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Do you remember Project Ventus for simulation CFD? Probably not. It was mesh generation software that was eventually retired from Autodesk Labs. How about Project Falcon? Maybe… it’s currently called Autodesk Flow Design. With their powers combined, and then some, they are Project Calrissian!

Simulating air flow around a vehicle in Flow Design, formerly Project Falcon. (Image courtesy of Autodesk.)

Autodesk Flow Design, formerly Project Falcon, is a virtual wind tunnel for simulating air flow around vehicles, buildings, outdoor equipment and more. The tool works with virtually any geometry and users see simulation results within minutes of opening the software.

Users are able to gain an understanding of the air flow around their objects by seeing the effects of changes in wind direction and velocity, which are updated in almost real time. Not only can users visualize results with 2D and 3D flow lines, shaded result planes, vector plots and surface pressure shading, they can also gather outputs on velocity, pressure, drag force and drag coefficient.

A “shrink-wrapped” mesh created using Project Ventus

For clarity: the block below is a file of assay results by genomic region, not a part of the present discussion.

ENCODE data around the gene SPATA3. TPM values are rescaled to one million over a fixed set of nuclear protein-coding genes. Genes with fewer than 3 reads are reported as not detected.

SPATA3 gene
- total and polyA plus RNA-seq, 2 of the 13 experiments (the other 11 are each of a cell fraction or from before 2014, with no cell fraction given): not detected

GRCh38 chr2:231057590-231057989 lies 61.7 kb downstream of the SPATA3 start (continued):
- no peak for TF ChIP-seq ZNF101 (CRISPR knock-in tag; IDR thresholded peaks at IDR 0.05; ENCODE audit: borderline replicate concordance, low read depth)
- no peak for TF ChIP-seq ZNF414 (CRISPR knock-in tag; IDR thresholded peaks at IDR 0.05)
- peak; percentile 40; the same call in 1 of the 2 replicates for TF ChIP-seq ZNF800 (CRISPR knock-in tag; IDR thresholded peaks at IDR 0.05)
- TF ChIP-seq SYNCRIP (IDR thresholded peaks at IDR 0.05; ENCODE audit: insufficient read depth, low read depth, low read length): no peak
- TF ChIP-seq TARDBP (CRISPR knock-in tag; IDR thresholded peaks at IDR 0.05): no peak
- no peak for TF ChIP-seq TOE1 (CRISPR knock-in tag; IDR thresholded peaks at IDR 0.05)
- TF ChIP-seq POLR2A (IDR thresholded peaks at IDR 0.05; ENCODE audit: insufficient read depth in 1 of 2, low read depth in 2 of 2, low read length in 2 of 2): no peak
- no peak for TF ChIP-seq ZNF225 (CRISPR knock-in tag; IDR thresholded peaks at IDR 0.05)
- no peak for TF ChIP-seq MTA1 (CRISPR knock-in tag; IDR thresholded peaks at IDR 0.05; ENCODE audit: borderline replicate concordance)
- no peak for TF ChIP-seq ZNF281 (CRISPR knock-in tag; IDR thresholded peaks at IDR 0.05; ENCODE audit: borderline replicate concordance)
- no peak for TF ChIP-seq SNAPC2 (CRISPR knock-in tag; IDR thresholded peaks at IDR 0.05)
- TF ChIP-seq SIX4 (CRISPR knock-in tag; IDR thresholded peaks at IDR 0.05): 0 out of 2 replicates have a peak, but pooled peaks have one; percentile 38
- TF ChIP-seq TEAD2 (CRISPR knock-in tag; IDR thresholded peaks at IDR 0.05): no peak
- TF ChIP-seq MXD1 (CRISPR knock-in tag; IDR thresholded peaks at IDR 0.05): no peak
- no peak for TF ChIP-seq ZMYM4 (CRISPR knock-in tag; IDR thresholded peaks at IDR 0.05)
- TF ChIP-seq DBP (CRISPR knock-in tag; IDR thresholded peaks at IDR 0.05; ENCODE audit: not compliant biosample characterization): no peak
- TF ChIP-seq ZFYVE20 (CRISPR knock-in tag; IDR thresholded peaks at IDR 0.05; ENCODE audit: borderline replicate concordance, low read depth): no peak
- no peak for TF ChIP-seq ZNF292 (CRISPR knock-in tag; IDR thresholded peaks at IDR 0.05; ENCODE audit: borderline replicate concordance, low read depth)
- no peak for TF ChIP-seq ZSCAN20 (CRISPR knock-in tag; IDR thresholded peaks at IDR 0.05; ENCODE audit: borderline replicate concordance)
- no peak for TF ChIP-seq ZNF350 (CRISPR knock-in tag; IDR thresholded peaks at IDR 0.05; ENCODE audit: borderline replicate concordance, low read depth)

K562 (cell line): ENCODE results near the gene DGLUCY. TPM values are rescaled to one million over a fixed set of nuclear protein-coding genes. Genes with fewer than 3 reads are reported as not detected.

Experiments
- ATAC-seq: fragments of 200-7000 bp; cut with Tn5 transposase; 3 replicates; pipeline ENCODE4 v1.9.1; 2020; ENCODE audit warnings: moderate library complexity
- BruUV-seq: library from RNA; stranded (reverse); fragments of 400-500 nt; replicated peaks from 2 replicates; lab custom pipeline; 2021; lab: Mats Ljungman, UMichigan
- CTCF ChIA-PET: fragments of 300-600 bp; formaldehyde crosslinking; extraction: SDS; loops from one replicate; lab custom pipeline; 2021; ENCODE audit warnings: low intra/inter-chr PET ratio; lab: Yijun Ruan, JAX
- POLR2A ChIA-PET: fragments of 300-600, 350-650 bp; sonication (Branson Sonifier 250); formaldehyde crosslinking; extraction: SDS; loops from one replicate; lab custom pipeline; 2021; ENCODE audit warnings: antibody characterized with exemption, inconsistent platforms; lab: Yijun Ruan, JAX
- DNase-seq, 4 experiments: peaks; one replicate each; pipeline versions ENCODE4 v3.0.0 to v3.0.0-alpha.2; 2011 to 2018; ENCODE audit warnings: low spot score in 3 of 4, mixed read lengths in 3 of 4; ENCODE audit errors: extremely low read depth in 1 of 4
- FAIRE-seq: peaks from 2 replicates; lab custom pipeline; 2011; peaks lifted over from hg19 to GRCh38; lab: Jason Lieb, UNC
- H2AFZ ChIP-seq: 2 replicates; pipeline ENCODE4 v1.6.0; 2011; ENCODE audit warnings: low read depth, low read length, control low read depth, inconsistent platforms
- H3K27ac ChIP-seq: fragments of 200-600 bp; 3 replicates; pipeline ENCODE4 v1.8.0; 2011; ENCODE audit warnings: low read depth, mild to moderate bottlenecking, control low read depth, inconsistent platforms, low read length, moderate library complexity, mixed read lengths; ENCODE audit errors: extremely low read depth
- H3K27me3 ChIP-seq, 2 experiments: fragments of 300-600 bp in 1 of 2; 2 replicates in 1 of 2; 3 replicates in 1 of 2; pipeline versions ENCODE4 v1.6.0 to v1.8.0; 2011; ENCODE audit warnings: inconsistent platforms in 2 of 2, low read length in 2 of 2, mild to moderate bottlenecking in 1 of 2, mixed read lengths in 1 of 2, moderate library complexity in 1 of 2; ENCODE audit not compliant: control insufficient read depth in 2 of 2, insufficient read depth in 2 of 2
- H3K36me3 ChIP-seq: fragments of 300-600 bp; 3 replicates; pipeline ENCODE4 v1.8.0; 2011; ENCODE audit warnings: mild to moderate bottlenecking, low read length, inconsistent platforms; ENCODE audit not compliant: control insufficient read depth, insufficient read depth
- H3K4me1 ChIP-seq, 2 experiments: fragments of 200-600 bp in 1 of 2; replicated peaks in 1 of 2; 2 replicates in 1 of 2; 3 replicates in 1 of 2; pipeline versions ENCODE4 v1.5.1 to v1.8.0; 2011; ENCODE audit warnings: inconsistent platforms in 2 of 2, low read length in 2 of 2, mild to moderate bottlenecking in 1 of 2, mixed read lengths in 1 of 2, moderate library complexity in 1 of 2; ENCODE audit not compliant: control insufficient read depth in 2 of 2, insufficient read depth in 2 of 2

Project Ventus for simulation CFD was a solution for generating CFD quality meshes on models that were difficult to mesh. For example, Ventus could be used to mesh models that traditionally required a lot of CAD cleanup to get a successful mesh.

A secondary benefit of Project Ventus was that it could read and generate meshes for objects that simulation CFD could not, some of which included Autodesk Alias, SketchUp and STL and OBJ files. Although this project is currently retired from Autodesk Labs, it has left its mark on Project Calrissian.

Project Calrissian Offers New CFD Technology

The surface-wrapping technology introduced by Project Ventus is available in Project Calrissian with the option to send those surfaces to Autodesk CFD 2017 for further analysis. Project Calrissian also boasts enhancements to Flow Design’s functionalities. Project Calrissian is not, however, merely a blending of two previous technology previews. The new technology has solver optimizations and the ability to pause an analysis and lift or drag charts. Project Calrissian has also added new results viewing capabilities.

As is typical with Autodesk Labs projects, the technology preview is open to the public. In the case of Project Calrissian, it is available to download and will operate until August 30, 2016.

Autodesk Labs is seeking users of all skill levels to test Project Calrissian. Depending on user feedback, the project will graduate to a new or existing product, retire or be extended for additional testing and feedback.

The future of CFD is in the hands of the CAE user community. What are you waiting for? Give it a try today!


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James Herzing

James Herzing is the Product Marketing Manager for the Autodesk Simulation portfolio. He has spent 12 years in the field of Finite Element Analysis, starting his career at Algor, Inc and with the last 7 spent at Autodesk. He graduated from the Pennsylvania State University with a BS in Mechanical Engineering.